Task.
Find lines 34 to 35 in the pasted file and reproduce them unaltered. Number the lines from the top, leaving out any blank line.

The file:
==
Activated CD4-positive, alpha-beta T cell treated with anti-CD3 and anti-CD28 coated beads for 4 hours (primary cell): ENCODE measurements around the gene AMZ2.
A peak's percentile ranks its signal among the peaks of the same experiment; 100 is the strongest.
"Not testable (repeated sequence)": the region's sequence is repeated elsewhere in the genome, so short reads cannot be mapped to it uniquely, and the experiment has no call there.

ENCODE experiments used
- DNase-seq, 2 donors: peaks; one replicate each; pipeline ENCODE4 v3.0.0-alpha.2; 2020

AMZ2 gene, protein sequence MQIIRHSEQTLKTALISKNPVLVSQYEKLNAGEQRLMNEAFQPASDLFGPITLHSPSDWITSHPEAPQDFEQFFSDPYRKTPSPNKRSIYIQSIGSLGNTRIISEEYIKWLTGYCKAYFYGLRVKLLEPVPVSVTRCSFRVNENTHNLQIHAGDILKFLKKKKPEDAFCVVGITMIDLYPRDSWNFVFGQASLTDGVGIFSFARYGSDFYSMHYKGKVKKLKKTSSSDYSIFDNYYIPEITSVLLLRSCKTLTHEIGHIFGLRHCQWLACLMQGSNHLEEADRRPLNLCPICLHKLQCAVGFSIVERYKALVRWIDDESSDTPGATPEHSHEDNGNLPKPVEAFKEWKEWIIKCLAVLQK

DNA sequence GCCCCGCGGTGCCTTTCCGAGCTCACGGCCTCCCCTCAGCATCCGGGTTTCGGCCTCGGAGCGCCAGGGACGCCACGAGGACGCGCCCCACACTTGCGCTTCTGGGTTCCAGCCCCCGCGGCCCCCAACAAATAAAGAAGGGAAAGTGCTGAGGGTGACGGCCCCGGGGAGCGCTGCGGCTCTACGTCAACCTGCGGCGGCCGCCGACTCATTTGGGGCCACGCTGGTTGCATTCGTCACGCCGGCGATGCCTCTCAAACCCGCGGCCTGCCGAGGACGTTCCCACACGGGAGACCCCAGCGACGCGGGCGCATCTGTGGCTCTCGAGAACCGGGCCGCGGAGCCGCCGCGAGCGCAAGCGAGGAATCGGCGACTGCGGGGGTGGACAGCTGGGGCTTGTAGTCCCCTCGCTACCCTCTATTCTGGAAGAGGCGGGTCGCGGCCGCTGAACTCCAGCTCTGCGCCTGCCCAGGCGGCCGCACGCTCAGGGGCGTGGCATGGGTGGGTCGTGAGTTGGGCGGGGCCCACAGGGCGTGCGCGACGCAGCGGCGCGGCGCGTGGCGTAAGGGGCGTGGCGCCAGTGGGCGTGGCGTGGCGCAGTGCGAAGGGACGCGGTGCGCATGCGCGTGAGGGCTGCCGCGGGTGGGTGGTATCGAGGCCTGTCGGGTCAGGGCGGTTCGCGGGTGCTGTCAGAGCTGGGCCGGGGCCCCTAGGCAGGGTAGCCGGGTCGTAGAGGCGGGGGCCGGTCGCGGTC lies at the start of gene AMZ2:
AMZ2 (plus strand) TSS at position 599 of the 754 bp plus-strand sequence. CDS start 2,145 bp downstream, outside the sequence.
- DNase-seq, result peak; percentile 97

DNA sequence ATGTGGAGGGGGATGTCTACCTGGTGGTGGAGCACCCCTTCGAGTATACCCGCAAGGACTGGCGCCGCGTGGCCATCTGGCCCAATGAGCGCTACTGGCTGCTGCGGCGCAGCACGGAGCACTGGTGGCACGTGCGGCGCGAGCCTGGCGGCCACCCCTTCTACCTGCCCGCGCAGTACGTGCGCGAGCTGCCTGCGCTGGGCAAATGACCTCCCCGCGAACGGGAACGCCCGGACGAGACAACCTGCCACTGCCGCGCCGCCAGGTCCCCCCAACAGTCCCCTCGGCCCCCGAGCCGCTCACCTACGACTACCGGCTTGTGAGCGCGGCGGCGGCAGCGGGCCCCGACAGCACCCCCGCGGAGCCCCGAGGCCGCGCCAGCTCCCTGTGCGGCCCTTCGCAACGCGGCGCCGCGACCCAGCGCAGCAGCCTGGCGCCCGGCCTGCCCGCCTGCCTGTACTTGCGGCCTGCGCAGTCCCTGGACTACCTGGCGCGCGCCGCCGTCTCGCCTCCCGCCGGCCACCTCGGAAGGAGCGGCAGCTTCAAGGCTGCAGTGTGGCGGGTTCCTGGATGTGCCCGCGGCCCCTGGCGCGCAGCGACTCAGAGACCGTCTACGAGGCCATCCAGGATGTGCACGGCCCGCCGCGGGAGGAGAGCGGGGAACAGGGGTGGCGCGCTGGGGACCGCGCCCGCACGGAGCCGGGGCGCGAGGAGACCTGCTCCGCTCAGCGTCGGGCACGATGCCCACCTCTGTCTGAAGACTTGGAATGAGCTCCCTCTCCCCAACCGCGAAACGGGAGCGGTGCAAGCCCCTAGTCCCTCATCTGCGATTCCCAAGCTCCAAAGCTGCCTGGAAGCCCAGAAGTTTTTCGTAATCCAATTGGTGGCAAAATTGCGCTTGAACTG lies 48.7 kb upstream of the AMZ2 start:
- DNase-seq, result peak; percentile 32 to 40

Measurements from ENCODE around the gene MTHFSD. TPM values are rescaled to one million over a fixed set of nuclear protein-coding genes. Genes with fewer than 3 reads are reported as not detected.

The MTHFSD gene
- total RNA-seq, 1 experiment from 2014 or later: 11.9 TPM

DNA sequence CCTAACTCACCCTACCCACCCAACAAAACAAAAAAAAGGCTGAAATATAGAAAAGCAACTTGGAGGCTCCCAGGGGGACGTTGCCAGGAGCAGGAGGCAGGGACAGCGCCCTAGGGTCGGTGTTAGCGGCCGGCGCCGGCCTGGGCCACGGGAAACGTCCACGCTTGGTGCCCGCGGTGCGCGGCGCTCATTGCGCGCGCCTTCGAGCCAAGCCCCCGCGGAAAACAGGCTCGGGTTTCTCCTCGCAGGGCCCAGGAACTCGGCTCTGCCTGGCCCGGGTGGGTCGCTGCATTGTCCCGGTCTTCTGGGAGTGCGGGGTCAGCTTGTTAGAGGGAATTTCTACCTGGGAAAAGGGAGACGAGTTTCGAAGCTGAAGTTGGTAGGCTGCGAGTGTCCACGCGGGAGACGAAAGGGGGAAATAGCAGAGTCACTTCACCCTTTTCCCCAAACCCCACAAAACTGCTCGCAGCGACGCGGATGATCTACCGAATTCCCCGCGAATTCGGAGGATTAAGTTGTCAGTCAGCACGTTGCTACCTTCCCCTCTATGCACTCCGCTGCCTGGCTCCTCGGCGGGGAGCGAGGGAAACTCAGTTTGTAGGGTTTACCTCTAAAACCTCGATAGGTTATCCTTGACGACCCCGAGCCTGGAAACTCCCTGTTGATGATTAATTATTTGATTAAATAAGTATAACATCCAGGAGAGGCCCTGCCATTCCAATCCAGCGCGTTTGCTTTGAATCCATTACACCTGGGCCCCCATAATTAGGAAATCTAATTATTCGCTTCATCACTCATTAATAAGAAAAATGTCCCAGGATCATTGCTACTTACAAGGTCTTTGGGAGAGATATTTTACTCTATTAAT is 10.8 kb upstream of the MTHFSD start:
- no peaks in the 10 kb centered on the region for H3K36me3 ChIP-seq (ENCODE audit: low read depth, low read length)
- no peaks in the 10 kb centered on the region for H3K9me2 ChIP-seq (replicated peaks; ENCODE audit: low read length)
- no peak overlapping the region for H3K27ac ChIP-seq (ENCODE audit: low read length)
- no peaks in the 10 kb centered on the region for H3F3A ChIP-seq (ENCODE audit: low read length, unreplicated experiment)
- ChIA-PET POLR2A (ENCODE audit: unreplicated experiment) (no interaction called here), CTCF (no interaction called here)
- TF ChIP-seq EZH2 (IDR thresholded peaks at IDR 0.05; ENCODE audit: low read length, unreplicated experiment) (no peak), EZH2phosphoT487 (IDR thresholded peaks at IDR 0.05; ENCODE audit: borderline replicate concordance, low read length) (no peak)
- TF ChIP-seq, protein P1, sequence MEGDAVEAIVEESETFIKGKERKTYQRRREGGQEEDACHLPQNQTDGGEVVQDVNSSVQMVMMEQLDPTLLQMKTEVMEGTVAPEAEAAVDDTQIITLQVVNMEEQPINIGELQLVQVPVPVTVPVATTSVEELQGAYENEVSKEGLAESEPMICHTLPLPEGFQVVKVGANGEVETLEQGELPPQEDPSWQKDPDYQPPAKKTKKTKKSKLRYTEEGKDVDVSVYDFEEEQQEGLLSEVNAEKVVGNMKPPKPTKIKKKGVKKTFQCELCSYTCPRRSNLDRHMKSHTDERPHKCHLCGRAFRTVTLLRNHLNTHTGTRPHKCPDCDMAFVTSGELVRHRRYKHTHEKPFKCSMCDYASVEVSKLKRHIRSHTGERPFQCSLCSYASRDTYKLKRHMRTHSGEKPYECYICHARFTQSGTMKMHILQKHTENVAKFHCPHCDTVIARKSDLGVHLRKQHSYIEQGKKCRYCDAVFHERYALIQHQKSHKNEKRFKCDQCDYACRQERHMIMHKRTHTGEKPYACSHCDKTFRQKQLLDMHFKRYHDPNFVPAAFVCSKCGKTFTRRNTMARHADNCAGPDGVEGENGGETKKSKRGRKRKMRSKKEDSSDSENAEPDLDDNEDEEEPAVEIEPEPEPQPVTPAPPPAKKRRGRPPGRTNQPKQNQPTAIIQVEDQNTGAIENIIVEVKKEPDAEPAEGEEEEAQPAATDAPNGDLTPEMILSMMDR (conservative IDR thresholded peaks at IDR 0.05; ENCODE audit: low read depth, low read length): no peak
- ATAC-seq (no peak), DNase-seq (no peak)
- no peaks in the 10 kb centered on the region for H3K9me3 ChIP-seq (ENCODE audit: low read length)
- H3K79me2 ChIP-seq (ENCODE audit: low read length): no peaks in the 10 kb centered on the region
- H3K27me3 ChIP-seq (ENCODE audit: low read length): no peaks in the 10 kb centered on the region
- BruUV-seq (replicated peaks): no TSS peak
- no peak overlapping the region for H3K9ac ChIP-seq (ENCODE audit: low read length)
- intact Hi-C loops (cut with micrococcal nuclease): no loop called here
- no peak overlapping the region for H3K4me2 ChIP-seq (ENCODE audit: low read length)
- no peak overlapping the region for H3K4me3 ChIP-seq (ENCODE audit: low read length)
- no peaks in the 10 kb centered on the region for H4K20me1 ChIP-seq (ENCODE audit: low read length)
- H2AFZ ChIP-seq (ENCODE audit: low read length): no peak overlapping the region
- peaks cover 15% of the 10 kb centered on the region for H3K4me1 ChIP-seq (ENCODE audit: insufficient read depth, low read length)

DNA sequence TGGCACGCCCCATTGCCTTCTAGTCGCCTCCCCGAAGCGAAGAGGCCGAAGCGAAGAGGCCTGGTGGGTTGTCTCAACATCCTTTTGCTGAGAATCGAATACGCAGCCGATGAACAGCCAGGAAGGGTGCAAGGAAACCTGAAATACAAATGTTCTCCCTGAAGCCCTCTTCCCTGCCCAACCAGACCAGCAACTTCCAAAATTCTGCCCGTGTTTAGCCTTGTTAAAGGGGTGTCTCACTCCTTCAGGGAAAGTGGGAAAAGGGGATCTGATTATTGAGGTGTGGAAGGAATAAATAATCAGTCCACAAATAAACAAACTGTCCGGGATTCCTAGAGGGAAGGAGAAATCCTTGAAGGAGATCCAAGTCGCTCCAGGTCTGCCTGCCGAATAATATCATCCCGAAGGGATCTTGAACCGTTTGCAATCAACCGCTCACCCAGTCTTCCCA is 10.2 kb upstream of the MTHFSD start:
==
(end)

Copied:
- peaks cover 15% of the 10 kb centered on the region for H3K4me1 ChIP-seq (ENCODE audit: insufficient read depth, low read length)

DNA sequence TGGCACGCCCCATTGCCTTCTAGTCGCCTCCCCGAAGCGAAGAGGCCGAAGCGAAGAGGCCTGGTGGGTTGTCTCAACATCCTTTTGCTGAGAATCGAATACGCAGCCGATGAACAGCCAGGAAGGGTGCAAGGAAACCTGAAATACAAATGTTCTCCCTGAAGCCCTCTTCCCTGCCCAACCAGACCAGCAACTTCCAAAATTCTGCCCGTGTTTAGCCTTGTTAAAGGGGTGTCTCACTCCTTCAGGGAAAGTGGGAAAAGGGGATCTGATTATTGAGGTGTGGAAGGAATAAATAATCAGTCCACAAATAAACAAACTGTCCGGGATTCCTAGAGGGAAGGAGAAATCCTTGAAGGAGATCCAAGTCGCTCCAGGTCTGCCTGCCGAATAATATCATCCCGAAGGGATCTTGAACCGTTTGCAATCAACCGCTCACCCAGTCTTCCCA is 10.2 kb upstream of the MTHFSD start: